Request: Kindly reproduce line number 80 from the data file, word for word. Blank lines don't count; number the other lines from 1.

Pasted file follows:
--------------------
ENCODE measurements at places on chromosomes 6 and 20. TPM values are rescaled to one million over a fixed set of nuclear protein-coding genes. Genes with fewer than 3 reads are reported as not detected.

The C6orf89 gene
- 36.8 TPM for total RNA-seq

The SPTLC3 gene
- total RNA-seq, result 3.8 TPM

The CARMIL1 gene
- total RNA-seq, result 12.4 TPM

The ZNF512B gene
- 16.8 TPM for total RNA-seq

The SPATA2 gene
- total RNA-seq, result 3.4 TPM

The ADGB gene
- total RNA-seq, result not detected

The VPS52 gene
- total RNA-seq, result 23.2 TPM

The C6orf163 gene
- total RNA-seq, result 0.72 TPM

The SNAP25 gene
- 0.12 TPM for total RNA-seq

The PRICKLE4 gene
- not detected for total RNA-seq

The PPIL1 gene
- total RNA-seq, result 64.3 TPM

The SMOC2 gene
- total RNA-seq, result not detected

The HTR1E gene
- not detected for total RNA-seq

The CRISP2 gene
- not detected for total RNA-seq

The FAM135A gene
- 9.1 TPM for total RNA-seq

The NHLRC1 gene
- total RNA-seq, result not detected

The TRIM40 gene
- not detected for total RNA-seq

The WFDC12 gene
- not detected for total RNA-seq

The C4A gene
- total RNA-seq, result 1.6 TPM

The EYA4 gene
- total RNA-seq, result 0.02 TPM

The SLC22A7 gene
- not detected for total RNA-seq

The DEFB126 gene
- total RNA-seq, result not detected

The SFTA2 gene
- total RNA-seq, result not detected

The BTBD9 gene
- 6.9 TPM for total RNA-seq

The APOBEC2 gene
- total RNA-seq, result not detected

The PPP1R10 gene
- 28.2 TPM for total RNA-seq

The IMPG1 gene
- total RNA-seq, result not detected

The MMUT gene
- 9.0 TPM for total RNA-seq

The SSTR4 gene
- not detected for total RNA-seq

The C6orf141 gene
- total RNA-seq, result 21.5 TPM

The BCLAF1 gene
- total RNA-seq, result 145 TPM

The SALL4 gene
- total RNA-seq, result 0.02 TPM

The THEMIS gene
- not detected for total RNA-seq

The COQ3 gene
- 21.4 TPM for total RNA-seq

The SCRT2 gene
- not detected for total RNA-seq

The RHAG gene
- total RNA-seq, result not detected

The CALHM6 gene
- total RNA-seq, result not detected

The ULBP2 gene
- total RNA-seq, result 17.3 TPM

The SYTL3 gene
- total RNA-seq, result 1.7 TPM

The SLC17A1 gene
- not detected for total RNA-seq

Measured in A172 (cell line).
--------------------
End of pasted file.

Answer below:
The SLC17A1 gene